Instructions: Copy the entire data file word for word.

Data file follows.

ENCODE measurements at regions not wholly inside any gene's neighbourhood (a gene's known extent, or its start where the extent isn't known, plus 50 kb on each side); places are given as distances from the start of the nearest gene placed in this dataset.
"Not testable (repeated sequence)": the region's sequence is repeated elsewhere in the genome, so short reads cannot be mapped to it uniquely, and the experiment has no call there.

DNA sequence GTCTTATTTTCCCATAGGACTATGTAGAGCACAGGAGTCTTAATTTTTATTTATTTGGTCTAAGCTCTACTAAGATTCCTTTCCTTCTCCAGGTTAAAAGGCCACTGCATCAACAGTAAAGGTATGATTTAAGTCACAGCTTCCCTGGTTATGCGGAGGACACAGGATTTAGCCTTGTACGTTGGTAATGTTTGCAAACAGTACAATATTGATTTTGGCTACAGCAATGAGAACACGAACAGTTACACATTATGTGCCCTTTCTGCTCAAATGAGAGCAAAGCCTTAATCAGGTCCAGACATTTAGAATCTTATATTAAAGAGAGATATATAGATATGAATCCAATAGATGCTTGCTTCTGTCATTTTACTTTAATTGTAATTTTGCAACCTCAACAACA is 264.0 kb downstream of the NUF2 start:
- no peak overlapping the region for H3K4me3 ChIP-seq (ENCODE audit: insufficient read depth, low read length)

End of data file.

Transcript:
ENCODE measurements at regions not wholly inside any gene's neighbourhood (a gene's known extent, or its start where the extent isn't known, plus 50 kb on each side); places are given as distances from the start of the nearest gene placed in this dataset.
"Not testable (repeated sequence)": the region's sequence is repeated elsewhere in the genome, so short reads cannot be mapped to it uniquely, and the experiment has no call there.

DNA sequence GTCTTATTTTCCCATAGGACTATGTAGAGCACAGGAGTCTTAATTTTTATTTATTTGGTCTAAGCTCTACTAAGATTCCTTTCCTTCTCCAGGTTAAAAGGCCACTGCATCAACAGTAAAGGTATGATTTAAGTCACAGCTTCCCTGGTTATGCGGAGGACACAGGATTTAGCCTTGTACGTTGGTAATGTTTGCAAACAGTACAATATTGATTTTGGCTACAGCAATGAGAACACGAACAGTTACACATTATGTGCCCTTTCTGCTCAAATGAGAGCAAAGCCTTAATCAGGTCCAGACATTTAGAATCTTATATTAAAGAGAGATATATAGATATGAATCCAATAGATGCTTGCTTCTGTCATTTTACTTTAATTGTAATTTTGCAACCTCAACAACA is 264.0 kb downstream of the NUF2 start:
- no peak overlapping the region for H3K4me3 ChIP-seq (ENCODE audit: insufficient read depth, low read length)